A volt is a Joule per Coulomb, so the work required to move a charge is Vq.

When charge is placed on a conductor, it spreads to the surface until the electric field inside the

conductor is zero. This means that no work will be done to move charges inside the conductor, so all

points on the surface and within the conductor will have the same potential V. Below is the graph of

electric potential V vs. distance from the center r for a charged conducting sphere of radius R:

V

r

R

Work is done when pushing a positive test charge against the electric field lines, so electric

potentials increase as you move opposite the field lines. The potential or voltage gets larger towards

positive charges and smaller towards negative charges.

A positive charge will accelerate from higher to lower electric potential, or along the electric field

lines. Negative charges do the exact opposite, accelerating from lower to higher electric potential

against the electric field lines.

Equipotential lines (surfaces) are always perpendicular to electric field lines.

Equipotential

Surfaces

We would have to do work to move a charge between equipotential lines, but not along an

equipotential line.

A parallel plate capacitor develops a uniform electric field between its plates from + to -. The

electric potential increases in a linear fashion from one plate to the other, so if a capacitor has 12 V

across it, there is a 6 V equipotential line or surface from one plate to a point halfway between the

two plates.

+++++++++++++++++++

V

--------------------------

Q

, where Q is the charge on one of the plates, and V

V

is the voltage across the plates. The unit for capacitance is the coulomb/volt, or farad.

The capacitance of a capacitor depends on its geometrical properties and is proportional to the area

A

of each plate and inversely proportional to the distance between the plates. C = 0

d

o, which is called the permittivity of free space (8.85 x 10 12 C2 / Nm2 ) provides an indication of

how well space holds an electric field.

The capacitance of a capacitor also depends on the material between the plates or the dielectric

(such as oil, paper, or plastic), but on the exam the dielectric will be air or vacuum.

The electrical energy stored in a capacitor can be calculated by relating its charge Q, voltage V, and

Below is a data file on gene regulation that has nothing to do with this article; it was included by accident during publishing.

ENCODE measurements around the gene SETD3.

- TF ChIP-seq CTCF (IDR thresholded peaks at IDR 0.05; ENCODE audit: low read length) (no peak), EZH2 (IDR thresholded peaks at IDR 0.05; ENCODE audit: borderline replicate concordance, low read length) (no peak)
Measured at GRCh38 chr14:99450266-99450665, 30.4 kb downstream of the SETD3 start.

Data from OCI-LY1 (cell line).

1

Q2 1

2

capacitance C. U E = CV =

= QV

2

2C 2

Free Response

y

+Q

a

x

a

2a

+

+Q

Two charges each with charge +Q are located on the y axis, each a distance a on either

side of the origin. Point P is on the x-axis at a distance 2a from the origin.

A. In terms of the given quantities and fundamental constants determine the

i. electric field at the origin

ii. electric potential at the origin

(5 points max)

i. Electric field is a vector. The electric field

at the origin is zero, since a positive test

charge placed at the origin would experience

no net force.

ii. The electric potential is a scalar.

kq

V =

r

kQ kQ

V=

+

a

a

Q

2kQ

2Q

V=

=

or V =

a

4 0 a 2 0 a

field is a vector

1 point for an indication that the electric

field is zero at the origin

1 point for an indication that the electric

potential is a scalar

1 point for using V =

kq

r

the given quantities and fundamental

units

B. A small negative charge q is now placed at point P. On the diagram above, sketch an

arrow indicating the direction of the

i. electric force acting on the negative charge

ii. electric field at the location of the negative charge

(2 points max)

1 point for an indication that the

electric force is directed to the left

1 point for an indication that the

electric field is directed to the right

C. Determine the magnitude of the electric force at point P in terms of the given

quantities and any fundamental constants.

(5 points max)

resultant force depends only on the

horizontal components of the forces

between the charges

1 point for using Coulombs law

1 point for recognizing the force

depends on two horizontal

components of the electric forces

since the vertical components cancel

1 point for indentifying and

expressing the horizontal component

of the forces in terms of the given

quantities and fundamental constants

1 point for the correct answer in

terms of the given quantities and

fundamental constants

2kQ 2

cos

r2

r 2 = a 2 + (2a) 2

F = 2 Fx =

r = a 2 + (2a ) 2

2a

cos =

F=

F=

a + (2a) 2

2

2a

2

2

2

a 2 + (2a) 2 a + (2a)

2kQ 2

4kQ 2 a

(a

+ (2a) 2 ) 2

D. The negative charge is released from point P and allowed to move freely. Describe

the velocity and acceleration of the negative charge for a long time after it is released.